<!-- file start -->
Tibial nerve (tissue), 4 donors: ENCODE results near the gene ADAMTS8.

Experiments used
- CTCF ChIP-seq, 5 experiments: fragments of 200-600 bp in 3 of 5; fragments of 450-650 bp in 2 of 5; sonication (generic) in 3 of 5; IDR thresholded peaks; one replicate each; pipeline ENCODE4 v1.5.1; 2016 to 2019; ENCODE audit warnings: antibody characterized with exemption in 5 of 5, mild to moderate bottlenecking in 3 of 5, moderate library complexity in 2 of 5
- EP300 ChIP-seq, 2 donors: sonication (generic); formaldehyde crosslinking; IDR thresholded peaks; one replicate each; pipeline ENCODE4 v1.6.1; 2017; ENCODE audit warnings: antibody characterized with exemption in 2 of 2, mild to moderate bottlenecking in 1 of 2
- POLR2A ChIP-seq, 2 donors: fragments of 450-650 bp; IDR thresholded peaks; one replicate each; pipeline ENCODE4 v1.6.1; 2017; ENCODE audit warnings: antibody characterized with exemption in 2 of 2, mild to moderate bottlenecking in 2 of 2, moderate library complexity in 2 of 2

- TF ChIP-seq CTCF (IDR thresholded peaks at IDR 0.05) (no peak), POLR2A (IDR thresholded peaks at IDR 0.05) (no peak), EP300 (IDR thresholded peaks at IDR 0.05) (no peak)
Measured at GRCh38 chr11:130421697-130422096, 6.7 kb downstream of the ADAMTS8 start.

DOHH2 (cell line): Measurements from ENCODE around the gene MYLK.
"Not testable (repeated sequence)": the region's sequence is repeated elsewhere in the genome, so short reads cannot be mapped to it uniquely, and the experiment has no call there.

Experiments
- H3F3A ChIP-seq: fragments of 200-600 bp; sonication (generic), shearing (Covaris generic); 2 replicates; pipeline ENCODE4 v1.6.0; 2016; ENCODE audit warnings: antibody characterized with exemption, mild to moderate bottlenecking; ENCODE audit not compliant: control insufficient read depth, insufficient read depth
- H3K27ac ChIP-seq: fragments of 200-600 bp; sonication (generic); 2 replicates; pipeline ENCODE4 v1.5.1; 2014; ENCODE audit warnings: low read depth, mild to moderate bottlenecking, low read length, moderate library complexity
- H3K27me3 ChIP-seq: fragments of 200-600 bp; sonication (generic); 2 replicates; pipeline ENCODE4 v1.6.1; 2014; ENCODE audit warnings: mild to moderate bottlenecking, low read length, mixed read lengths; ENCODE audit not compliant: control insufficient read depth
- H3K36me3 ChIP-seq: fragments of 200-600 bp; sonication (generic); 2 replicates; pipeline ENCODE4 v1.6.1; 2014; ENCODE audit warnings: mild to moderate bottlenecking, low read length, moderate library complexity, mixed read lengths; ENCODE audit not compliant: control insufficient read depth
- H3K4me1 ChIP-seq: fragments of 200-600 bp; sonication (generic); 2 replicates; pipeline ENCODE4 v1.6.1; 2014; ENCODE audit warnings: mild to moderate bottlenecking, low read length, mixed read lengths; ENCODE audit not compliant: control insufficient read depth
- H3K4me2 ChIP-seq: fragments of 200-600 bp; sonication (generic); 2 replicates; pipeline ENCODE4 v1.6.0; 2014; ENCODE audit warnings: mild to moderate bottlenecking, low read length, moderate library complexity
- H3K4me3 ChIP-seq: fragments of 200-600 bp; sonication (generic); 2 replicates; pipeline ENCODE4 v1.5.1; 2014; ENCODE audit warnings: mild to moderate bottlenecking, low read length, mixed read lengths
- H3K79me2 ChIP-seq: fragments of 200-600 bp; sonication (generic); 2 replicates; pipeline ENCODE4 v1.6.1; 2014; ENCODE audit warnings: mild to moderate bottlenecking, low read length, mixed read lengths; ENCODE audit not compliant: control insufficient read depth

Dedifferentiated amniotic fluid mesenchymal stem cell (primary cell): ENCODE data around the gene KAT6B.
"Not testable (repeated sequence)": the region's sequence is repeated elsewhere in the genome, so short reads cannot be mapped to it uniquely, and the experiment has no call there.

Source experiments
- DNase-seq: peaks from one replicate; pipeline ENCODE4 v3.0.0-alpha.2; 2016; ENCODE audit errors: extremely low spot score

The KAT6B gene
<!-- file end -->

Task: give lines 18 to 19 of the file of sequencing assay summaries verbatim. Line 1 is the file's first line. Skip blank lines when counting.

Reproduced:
- H3K79me2 ChIP-seq: fragments of 200-600 bp; sonication (generic); 2 replicates; pipeline ENCODE4 v1.6.1; 2014; ENCODE audit warnings: mild to moderate bottlenecking, low read length, mixed read lengths; ENCODE audit not compliant: control insufficient read depth

Dedifferentiated amniotic fluid mesenchymal stem cell (primary cell): ENCODE data around the gene KAT6B.